Philippines beefs up ties with Papua New Guinea

Louise Maureen Simeon - The Philippine Star

MANILA, Philippines — The Philippines continues to strengthen its ties with Oceanian nation Papua New Guinea, this time for the development of both countries’ fisheries sector.

Agriculture Secretary Emmanuel Piñol led the Philippine team from the Department of Agriculture-Bureau of Fisheries and Aquatic Resources in discussing fisheries development with the National Fisheries Authority of the Independent State of Papua New Guinea.

Piñol and the Minister for Fisheries and Marine Resources Patrick Basa inked a memorandum of understanding on fisheries cooperation.

The MOU has identified several areas of cooperation, which include the promotion of fishing ventures in both countries’ waters, post-harvest and fish processing development, training and technology transfer, and joint research activities, among others.

The latest MOU follows the first MOU signed by the two governments in 2009 which state provisions on mutual cooperation, consultation, and exchange of technical assistance in fisheries research and development in the Philippines and Papua New Guinea.

To ensure the implementation of the MOU, a Joint Committee on Fisheries Cooperation composed of representatives from both countries and the implementing arrangements are being reviewed and vetted.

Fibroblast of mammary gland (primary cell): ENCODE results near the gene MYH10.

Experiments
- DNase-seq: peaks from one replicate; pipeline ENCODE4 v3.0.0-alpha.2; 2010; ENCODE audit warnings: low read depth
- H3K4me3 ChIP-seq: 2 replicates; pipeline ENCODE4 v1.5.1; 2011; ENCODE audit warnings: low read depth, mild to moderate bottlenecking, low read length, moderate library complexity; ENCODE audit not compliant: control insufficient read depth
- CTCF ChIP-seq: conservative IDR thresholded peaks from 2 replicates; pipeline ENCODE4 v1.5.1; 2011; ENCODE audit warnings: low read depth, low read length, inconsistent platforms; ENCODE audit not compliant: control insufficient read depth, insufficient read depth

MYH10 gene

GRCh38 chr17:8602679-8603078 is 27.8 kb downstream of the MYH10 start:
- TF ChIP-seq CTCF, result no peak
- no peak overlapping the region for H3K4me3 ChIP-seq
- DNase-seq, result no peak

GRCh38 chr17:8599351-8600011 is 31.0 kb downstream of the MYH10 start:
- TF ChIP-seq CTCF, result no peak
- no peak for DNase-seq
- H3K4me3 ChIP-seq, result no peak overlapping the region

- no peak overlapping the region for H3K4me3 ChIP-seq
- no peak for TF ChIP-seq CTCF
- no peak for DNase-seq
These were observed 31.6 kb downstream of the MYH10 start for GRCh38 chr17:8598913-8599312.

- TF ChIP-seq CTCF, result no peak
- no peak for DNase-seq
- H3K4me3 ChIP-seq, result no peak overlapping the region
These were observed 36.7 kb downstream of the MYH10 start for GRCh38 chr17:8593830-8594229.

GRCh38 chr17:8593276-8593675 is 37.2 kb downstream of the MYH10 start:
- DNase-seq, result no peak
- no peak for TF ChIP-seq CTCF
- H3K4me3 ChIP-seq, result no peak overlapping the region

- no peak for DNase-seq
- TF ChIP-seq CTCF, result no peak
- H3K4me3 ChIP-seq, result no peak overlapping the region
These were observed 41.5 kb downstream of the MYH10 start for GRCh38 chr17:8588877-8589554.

The MOU shall remain in force for a period of five years and shall be reviewed for renewal thereafter.

In November 2018, both countries also signed an agricultural cooperation agreement that would help improve the Oceanian country’s rice industry and in turn secure a ready market for Philippine rice imports.

President Duterte has directed the DA to pursue the rice development project between the two nations to ensure sufficient rice supply for both countries in the coming years.

The program is expected to supply the rice requirements of Papua New Guinea and assure the Philippines of sufficient rice supply produced by Filipino farmers.

Papua New Guinea has already offered an initial 50,000 hectares of uncultivated land and as much as two million hectares more could be developed into rice farms.

Papua New Guinea has 48 million hectares of arable land with only eight million population. It imports about 300,000 to 400,000 metric tons of rice annually.

The Philippines, on the other hand, imports about one million MT of rice every year.



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